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Let $X$ be a regular scheme and $Z \subset X$ a close subscheme of codimension two. Suppose $Z$ has two components, say $Z = Z_1 \cup Z_2$. Let $f: Y \to X$ be the blowup of $X$ with the center $Z$. It is well-known that the inverse image of $Z$ in $Y$ is a Cartier divisor. The question is, is the inverse image of $Z_1$ (or $Z_2$) a Cartier divisor as well? Or under what condition is this the case?

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It depends on what scheme structure you give $Z$.

If $I_1$ defines $Z_1$ and $I_2$ defines $Z_2$ then the blowup of $Z = V(I_1 \cdot I_2)$ does turn $Z_1$ and $Z_2$ into Cartier divisors. This is actually a pretty straightforward exercise from several perspectives (either working out charts or using universal properties), so I'll let you do it. (You don't need $X$ to be regular for this).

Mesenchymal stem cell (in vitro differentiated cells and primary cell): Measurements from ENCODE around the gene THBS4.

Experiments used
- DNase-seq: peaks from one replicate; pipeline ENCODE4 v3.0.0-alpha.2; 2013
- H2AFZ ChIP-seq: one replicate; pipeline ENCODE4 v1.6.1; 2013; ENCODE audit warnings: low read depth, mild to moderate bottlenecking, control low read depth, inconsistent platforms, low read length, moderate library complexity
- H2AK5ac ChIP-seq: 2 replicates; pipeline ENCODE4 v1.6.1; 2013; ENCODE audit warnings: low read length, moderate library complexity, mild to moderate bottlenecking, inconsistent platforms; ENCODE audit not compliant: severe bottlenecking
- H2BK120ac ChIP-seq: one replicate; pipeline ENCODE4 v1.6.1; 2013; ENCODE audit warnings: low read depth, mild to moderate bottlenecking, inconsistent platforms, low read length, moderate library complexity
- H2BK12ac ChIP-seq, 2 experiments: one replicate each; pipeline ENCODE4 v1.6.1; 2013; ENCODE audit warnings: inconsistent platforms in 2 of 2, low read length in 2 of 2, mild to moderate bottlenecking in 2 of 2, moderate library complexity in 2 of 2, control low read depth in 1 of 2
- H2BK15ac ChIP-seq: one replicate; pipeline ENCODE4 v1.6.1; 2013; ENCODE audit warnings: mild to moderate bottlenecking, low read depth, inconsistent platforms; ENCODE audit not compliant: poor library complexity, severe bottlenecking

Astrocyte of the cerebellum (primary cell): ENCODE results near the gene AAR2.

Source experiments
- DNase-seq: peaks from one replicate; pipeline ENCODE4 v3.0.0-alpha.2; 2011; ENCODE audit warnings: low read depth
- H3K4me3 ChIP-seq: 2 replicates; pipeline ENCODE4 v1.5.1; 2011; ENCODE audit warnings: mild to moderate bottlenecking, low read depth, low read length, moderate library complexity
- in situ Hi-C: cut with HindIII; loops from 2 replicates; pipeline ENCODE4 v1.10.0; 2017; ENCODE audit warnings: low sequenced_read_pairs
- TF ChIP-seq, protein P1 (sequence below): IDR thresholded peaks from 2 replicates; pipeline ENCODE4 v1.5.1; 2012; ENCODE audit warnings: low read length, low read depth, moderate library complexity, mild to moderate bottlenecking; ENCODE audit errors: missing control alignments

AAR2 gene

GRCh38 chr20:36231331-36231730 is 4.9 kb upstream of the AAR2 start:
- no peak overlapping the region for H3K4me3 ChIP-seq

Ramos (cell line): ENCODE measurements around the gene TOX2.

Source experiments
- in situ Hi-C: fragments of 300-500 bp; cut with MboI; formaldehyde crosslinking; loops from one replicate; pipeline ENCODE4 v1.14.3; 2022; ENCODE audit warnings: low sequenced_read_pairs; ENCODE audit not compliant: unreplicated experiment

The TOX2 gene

On the other hand, if you set $Z = V(I_1 \cap I_2)$ then you are out of luck. Let me give you an example. Set $X = \mathbb{A}^2 = \text{Spec}[x,y]$, $Z_1 = V(x, y^2)$ and $Z_2 = V(x^2, y)$. Fix $Z = V( (x, y^2) \cap (x^2, y) ) = V(x^2, xy, y^2)$. The blowup of $Z$, $Z_1$ and $Z_2$ all have one exceptional divisor, but they correspond to different valuations. It follows that the inverse image of $Z_1, Z_2$ are not Cartier divisors in the blowup of $Z$ (if this isn't clear, write down affine charts).

It's not so hard to find reduced examples that behave the same way, but you'd need to go to dimension $\geq 3$.

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Thank you very much. If I understand correctly, everything should work in a nice way if $Z_1$ and $Z_2$ are both integral. Am I right? –  marker Jun 12 '13 at 14:18
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Unfortunately, that is not the case. The product and intersection of ideals can be quite different even in that case. For instance, consider $k[x,y,z]$ and $I_1 = (x,y), I_2 = (y,z)$. Then $$ I_1 \cdot I_2 = (xy, xz, yz, y^2) $$ but $$ I_1 \cap I_2 = (xy, xz, yz, y). $$ The blowups are different too. –  Karl Schwede Jun 12 '13 at 15:08
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